How Critical is Team Chemistry?

Posted by Dick Daniels on March 15th , 2012 in Lencioni, corporate culture, interpersonal dynamics, team chemistry, team dynamics

Two Dimensions Connected to Chemistry

There are two aspects of this corporate dance of chemistry.  One involves the interpersonal dynamics of the team.  The other addresses the personal fit in light of the values that define the organizational culture.

1.  Team Dynamics

This discussion is not intented to imply that a team should be a homogeneous group of look alikes who think alike, talk alike, and work alike.  That is a much weaker team than a group of diverse individuals in every category represented by that term:  gender, generation, etc. etc.  At the end of the day the ultimate question is: can this group of people work together in a high-performing way?  If not, what needs to change?  Individuals do not just automatically bring their individual strengths to the table and work collaboratively in an effective way.  Lencioni address an insightful approach to this challenge in his book, The Five Dysfunctions of a Team.  With intentionality a team leader can develop a team by addressing each of the five areas in Lencioni's model.  But there are times and there are personalities that challenge the potential effectiveness of the team.  That is when leaders earn their keep!  The timing is critical of deciding when to re-invest in a team member through a personal/professional development plan, re-assign a team member to another part of the organization, or release and replace the individual for the sake of the team.  Many leaders admit that they tend to wait too long to make the tough call.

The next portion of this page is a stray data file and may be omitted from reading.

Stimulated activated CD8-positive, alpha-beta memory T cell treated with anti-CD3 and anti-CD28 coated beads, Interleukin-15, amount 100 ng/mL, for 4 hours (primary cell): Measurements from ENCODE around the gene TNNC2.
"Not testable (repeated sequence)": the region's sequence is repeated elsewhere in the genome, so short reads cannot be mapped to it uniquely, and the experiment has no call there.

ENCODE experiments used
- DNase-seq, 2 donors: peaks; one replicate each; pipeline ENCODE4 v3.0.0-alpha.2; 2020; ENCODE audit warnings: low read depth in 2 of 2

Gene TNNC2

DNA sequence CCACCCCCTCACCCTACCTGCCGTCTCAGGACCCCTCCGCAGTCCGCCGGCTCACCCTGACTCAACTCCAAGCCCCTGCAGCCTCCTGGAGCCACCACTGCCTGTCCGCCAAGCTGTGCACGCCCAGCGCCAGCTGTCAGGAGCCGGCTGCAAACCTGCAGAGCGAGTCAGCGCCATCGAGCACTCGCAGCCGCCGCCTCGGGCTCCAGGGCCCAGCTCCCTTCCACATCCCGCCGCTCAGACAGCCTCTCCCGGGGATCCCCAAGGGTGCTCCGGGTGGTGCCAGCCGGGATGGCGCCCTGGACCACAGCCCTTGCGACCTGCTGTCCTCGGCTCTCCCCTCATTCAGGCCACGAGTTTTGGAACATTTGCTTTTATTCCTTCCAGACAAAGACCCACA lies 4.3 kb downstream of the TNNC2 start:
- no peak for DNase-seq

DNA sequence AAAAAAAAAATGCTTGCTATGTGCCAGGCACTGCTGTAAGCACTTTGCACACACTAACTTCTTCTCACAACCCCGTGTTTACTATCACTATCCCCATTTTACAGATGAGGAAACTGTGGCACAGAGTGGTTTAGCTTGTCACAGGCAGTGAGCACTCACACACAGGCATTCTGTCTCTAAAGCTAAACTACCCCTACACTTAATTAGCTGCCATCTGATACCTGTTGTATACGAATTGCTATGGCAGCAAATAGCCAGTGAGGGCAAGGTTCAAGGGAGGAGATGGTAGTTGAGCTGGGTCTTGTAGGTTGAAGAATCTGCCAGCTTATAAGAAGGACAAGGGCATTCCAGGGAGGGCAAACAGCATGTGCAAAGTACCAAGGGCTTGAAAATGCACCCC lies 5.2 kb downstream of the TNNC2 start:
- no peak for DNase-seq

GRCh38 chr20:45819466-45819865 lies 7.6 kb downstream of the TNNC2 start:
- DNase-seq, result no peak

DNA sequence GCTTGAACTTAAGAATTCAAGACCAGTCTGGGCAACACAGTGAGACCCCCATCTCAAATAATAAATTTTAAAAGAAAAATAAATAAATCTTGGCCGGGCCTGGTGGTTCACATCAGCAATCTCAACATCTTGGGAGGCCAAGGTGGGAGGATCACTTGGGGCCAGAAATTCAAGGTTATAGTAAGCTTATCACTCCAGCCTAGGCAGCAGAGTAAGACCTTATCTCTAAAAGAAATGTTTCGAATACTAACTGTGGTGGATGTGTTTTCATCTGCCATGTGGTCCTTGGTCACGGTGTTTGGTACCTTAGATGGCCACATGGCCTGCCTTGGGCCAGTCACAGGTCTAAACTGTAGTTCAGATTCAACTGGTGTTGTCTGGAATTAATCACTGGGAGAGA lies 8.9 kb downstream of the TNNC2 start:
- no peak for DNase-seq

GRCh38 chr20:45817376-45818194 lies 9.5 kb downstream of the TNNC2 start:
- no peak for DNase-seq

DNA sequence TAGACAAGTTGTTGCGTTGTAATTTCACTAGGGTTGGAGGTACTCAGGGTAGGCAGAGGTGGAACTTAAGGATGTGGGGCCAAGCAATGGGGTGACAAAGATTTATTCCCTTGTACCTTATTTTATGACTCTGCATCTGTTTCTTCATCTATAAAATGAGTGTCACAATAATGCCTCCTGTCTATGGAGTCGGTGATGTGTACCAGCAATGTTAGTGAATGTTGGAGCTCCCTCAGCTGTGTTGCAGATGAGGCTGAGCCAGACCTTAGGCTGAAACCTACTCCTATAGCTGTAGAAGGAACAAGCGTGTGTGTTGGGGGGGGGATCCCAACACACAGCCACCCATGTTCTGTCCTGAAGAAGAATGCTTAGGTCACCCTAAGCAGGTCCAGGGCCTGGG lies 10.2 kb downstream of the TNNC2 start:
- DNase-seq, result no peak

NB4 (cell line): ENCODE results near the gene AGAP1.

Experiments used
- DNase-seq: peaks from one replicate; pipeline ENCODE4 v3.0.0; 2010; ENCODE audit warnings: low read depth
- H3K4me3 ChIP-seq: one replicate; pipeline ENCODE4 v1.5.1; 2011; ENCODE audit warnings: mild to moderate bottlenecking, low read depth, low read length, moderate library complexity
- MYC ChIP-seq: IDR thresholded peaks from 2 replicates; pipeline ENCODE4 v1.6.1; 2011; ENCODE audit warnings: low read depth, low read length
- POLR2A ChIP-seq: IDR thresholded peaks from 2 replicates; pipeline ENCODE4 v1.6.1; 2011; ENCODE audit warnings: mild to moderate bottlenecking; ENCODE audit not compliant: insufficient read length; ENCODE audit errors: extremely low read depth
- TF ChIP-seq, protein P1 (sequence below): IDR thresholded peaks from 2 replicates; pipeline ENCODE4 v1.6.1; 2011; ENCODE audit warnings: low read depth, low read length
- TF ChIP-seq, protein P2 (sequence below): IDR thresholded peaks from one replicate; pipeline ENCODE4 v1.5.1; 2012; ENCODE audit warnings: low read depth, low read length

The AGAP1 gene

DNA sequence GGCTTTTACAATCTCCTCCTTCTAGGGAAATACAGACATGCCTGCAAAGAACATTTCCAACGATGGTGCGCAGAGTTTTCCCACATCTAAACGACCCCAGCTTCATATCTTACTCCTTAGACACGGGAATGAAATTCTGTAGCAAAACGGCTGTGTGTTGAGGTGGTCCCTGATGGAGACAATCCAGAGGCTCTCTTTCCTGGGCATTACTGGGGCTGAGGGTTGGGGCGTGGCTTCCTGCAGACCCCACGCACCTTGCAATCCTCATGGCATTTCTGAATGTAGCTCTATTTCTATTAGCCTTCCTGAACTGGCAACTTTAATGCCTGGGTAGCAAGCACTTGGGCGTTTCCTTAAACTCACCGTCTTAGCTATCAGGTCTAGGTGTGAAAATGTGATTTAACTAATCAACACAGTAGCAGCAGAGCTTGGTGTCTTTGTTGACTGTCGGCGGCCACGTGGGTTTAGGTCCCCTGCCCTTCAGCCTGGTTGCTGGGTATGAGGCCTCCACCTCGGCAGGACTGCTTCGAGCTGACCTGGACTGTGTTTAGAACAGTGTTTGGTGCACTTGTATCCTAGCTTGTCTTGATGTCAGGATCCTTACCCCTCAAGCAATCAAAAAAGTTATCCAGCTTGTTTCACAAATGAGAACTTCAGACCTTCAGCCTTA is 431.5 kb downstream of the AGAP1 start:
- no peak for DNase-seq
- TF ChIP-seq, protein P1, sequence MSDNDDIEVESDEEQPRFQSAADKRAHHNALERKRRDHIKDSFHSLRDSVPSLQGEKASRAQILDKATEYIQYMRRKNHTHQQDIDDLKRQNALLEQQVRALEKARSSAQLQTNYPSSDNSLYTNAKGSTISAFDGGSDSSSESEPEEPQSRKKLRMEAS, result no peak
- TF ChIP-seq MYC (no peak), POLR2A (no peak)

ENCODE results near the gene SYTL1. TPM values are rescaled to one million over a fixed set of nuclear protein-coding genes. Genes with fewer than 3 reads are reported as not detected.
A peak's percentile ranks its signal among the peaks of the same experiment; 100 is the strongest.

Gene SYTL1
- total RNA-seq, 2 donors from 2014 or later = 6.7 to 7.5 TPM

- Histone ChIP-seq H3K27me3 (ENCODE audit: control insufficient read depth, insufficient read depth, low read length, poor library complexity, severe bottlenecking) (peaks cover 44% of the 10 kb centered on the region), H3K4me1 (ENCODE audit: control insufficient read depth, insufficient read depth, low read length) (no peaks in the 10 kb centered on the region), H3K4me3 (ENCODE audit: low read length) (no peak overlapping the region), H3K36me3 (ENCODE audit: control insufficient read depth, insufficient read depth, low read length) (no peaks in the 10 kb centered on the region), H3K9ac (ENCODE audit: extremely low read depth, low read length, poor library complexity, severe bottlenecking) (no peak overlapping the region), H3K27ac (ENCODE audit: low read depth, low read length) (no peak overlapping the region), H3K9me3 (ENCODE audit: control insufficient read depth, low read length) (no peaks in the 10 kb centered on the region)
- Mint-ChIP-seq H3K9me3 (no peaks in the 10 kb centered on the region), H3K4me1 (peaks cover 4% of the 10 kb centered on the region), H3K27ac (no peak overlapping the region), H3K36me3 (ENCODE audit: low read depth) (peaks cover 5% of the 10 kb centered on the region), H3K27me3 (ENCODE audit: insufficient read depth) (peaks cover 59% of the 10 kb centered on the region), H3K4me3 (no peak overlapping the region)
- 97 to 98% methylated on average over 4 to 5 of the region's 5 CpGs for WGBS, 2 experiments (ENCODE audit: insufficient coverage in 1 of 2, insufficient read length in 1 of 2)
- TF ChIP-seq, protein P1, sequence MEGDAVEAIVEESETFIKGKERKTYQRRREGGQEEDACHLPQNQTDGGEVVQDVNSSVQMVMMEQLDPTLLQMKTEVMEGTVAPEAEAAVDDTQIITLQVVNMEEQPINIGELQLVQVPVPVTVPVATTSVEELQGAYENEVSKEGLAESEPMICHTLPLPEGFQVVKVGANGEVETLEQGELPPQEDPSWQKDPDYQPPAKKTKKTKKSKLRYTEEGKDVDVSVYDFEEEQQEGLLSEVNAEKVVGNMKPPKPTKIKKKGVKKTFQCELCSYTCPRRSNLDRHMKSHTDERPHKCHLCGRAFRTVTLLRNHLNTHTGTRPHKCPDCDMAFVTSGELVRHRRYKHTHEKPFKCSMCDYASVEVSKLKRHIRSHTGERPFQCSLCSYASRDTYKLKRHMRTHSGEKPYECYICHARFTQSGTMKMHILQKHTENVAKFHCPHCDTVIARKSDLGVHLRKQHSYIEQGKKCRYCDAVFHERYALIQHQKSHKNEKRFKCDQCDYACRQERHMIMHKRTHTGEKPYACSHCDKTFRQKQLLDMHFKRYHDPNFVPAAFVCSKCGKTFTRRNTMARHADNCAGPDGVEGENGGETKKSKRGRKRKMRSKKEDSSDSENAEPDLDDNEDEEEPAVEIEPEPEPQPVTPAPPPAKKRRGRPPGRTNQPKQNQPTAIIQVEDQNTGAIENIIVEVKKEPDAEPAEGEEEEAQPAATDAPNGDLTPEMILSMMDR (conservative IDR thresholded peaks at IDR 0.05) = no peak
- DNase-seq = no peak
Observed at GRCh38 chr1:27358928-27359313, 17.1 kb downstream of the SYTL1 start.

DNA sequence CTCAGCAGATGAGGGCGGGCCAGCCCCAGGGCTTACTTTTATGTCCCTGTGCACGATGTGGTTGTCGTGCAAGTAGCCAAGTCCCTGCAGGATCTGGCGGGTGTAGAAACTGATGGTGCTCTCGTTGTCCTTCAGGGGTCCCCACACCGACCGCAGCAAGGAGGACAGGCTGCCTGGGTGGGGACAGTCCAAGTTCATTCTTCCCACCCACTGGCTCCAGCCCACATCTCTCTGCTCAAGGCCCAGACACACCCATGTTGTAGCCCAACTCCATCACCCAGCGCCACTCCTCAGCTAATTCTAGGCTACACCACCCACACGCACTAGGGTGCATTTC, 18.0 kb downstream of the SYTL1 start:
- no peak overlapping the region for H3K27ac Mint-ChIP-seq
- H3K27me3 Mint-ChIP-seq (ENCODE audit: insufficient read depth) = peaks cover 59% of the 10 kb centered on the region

2.  Corporate Culture

Values define the ideal picture of corporate culture.  Values describe how we are going to work together as employees to achieve the mission and vision while executing the stragegy.  It provides a description of the character of the organization in relationship to each customer and each vendor.  Hiring decisions need to be made with those values in mind.  Once hired people who do not fit the corporate culture need to be managed out of the company in order to sustain the values among everyone else.  Otherwise, team members get critical and cynical of the inconsistencies and conclude that that values mean very little in how the company actually functions.  Again, the leadership challenge is to lead.  Address the individual who marches to the beat of a different corporate cultural drummer.  Find out why they are out of step.  Assess the impact on others.  But don't make the mistake of waiting too long to take action.  The infection spreads quickly and it interferes with employee engagement, collaboration, team dynamics, and productivity.  Each one has a price tag.  Even the best contributors with high individual productivity are not worth it in long run.